The Russian guy was walking toward me. His daughter was jabbering. We made eye contact thirty yards apart. I loaded up a smile and a demanding good morning. I got ready to toss them to him when we passed and see what he would do with them. But just as we came together and the words were in my throat, a small Nissan station wagon buzzed down the street toward me and screeched to a halt against the curb. The passenger window was open. The pretty young woman in the driver’s seat leaned across the car toward the open window and as I looked she held out toward me a giant bouquet of pink flowers. This was the first time a woman had ever presented me with flowers while I was walking home from taking my kids to school. This was the first time a woman had ever presented me with flowers for any reason.

She wiggled the bouquet toward me.

I was dumbfounded. Speechless. My mouth fell open and I didn’t know what to say or how to say it.

Then the flowers disappeared. Snapped back through the window like they were attached to a bungee cord. And the woman’s pretty face now bore a look of shock.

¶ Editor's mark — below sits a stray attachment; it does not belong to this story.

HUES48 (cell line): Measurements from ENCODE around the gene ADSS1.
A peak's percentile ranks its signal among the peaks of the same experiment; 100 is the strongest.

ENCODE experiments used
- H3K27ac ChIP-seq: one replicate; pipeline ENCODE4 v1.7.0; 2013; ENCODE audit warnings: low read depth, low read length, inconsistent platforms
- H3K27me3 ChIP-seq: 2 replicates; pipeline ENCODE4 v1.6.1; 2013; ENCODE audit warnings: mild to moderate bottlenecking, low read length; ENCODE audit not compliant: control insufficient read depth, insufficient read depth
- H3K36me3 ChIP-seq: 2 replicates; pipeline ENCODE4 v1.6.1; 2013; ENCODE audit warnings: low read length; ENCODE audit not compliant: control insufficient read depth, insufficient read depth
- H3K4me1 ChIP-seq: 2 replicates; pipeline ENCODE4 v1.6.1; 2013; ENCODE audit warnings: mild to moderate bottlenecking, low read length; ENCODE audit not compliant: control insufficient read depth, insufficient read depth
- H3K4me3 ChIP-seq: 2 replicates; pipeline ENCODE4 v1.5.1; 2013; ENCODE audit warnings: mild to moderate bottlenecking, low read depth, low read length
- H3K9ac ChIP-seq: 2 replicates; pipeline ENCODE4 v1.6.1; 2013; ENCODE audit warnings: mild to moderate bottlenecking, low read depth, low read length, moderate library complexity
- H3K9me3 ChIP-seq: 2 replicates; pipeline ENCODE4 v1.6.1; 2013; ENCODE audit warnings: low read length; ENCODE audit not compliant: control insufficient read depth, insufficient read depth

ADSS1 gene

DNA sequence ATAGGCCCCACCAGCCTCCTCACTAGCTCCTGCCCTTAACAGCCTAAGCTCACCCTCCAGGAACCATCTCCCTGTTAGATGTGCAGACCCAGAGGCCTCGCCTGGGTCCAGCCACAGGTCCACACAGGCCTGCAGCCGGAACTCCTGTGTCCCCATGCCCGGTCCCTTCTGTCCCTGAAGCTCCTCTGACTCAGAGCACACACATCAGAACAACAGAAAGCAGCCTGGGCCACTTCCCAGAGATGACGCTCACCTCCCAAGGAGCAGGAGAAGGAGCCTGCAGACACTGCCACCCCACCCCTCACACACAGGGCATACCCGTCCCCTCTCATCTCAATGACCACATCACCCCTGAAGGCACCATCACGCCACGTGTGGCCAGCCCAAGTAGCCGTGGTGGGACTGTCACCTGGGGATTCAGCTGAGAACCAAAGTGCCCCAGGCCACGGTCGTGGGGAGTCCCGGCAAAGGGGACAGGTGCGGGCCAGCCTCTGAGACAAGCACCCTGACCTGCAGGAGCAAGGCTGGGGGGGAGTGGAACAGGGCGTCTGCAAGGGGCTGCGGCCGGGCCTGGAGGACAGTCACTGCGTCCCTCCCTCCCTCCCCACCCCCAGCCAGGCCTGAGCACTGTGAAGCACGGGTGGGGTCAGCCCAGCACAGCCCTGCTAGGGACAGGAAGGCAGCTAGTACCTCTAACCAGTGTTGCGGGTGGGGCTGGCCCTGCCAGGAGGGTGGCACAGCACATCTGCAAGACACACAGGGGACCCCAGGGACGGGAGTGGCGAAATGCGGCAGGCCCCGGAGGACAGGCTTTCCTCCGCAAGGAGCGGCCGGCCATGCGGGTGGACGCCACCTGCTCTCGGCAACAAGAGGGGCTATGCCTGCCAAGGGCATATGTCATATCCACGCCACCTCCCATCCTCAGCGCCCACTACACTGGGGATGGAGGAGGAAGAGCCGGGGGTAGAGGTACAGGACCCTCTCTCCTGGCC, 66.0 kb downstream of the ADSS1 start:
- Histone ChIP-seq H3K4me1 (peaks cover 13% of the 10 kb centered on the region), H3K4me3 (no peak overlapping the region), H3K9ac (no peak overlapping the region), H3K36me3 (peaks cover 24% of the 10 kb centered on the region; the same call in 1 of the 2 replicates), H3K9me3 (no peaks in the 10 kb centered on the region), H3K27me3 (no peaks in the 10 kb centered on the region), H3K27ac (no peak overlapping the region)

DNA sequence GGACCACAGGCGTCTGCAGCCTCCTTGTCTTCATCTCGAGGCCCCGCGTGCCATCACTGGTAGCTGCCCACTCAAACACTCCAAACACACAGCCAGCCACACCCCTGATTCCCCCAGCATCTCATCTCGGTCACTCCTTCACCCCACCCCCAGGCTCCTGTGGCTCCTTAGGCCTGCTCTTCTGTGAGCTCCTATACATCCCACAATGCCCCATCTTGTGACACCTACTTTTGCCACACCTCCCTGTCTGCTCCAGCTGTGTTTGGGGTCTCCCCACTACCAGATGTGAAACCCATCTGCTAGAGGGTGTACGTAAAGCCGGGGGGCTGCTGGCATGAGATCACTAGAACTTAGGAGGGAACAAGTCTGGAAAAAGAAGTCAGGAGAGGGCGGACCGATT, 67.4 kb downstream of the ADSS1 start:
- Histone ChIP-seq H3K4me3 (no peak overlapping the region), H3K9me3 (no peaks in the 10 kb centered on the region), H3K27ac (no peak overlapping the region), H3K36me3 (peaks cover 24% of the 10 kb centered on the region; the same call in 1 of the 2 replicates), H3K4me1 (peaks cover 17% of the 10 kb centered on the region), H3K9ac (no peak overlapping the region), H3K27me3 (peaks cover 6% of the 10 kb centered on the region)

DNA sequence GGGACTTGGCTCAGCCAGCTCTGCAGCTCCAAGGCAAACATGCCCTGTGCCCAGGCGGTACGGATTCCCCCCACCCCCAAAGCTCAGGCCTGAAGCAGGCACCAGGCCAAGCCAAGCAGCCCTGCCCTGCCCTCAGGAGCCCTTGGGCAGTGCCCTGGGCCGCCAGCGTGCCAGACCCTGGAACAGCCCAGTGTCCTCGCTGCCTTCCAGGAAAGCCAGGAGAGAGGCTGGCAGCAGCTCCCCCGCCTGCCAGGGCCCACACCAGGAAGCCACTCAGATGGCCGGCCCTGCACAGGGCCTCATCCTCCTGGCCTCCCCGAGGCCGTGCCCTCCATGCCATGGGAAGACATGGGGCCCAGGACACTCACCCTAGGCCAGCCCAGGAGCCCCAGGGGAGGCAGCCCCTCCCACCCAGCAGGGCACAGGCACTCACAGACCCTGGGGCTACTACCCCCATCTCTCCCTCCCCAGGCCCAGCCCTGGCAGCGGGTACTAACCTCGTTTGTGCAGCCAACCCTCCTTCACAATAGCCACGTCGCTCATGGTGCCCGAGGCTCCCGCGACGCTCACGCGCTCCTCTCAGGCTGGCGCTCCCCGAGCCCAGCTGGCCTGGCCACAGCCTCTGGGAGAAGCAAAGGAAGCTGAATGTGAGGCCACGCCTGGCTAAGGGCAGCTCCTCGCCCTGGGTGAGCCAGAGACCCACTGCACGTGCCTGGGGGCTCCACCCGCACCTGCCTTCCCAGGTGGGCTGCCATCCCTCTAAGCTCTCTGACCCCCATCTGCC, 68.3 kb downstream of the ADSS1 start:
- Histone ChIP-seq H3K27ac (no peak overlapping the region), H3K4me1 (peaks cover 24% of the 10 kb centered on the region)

“Oh no!” She said. “Is for…” and she sounded like the wives of all the Russian villains from all the movies of my Cold War childhood. And she pointed at the little girl standing behind me now with her father, the Russian guy. dad-and-daughterAnd it occurred to me then that this morning was Teacher Appreciation Day at the school and all the kids had been asked to bring flowers for their teachers and of course this woman had not rushed down the street in her Nissan to deliver flowers to me.

I dropped my eyes, bent my face toward the pavement, got out of the way so the little girl and her father could get to the window and collect their flowers. I tried hard to avoid eye contact and hurried home. Tomorrow I’ll find a different route.


This Post Is Not About Baseball


The Seattle Mariners baseball club has been terrible for nearly all of forever. But in 1995 they had a moment. They broke through, made it to the playoffs for the first time in 20 years. Yesterday our local sports channel replayed one of the playoff games from that exciting season. Fifty-six thousand seattlites crowded into the Kingdome — now 14 years a pile of dust — and collectively held their breath as the Mariners fell behind, clawed back to tie, then won on a line-drive Edgar Martinez home run.

As the ball sailed over the centerfield fence the crowd screamed, then roared, then bounced, then hugged, then roared, screamed, danced and hugged some more. The camera panned across the pandemonious throng. Kids, grownups, old people. All agape with wonder at their team’s sudden reversal of fortune. They danced. They danced. They danced.kingdome

That moment is over now. Almost twenty years gone now. And the people in that crowd who shared that day: the kids are all grownups, the grownups are old and the old people are dead.